Another highlight of the Oct. 26 event was meeting the eight other artists-in-residence from all over the country.
“We spent the afternoon installing our work and getting to know one another while we recorded videos. Each of us created vastly different new work, with everything from fiber to video to painting represented. I feel so fortunate to have this new network of talented friends and peers to lean on.”
To learn more about “Altar/Alter” and Yen Azzaro’s work visit yenazzaro.com.Ypsilanti artist Yen Azzaro presented “Altar/Alter” at the Graduate Roosevelt Island in New York City on Oct. 26. The project was made possible by Graduate Hotels’ Sweet Dreams Society Artist Residency and was also on view at the Graduate Ann Arbor.
“My piece was in the corner of a peach-pink private room filled with large windows that spilled into the rooftop bar of the Graduate Roosevelt Island,” Azzaro said. “It truly felt like the big-city experience I had dreamed of, overlooking the entire skyline of Manhattan. It was unforgettable.”
“Altar/Alter” is an art installation, happening and performance. The idea for the project came to Azzaro “all at once” to pay homage to victims of anti-Asian hate crimes throughout the Covid-19 pandemic.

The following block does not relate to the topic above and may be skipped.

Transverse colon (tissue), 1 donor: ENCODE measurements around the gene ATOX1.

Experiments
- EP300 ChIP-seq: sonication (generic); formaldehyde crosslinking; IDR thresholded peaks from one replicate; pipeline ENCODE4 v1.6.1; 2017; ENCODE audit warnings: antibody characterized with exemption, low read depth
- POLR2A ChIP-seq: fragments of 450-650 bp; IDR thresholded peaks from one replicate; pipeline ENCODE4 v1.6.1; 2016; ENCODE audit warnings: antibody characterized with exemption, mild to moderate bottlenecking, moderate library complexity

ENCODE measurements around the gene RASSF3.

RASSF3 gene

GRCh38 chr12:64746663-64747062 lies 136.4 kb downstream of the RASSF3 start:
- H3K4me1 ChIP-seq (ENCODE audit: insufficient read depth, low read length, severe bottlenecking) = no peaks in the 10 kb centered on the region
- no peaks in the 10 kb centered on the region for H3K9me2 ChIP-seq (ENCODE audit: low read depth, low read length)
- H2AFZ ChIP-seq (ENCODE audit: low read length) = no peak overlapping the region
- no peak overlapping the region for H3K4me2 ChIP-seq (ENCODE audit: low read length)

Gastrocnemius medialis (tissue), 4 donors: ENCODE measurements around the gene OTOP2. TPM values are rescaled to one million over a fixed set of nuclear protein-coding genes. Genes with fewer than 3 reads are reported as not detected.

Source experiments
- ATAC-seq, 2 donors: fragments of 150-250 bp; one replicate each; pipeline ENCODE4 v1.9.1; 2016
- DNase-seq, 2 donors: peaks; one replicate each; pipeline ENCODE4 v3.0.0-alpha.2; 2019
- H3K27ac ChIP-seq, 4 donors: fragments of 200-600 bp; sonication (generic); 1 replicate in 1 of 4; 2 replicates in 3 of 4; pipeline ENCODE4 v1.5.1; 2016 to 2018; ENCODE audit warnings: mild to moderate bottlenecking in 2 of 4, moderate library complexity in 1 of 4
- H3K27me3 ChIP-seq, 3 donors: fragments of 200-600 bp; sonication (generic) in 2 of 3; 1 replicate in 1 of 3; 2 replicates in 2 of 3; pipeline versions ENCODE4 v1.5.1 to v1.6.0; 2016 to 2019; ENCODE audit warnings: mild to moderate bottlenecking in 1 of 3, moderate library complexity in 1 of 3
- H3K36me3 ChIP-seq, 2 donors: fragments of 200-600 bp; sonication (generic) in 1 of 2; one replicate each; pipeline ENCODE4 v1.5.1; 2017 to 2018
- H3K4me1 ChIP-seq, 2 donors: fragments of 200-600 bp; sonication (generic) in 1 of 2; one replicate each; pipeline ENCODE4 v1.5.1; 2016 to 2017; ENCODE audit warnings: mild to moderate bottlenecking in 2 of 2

“As an installation, the objects refer to violent moments, but they also appear as a Buddhist altar, much like the one I grew up with in my home,”Azzaro said.
The red side signifies people who lived through violence and the white side depicts those lost to violence.
Viewer participation activates Azzaro’s art into an experience
“It becomes activated as a happening when participants remove their shoes, take a red or white incense, ‘pray’ at the altar, and write down what action they can take to inform and act in solidarity with the Asian American and Pacific Islander community,” said Azzaro.
She performed the accompanying spoken word piece, “American Dream”, at the Ann Arbor opening but not at the Roosevelt Island opening.
“Here at home, I had the privilege of having lots of loved ones in the room cheering me on,” she said. “I was hopeful that the piece would resonate the same way in New York. Seeing strangers talking and pointing at various elements, even in its adapted form (I didn’t ship the altar itself), offered me a sense of accomplishment. One of the viewers thanked me for creating the piece and talked about how it resonated with her practicing Buddhism in the home growing up. That moment made all the effort worth it.”
While doing the research for the project, Azzaro also became more interested in the Chinese gold rush movement and the subsequent Chinese Exclusion Act of 1882.
“Using objects as a form of storytelling is also resonating with me right now, so I’d like to explore more object-making and the threshold between what makes something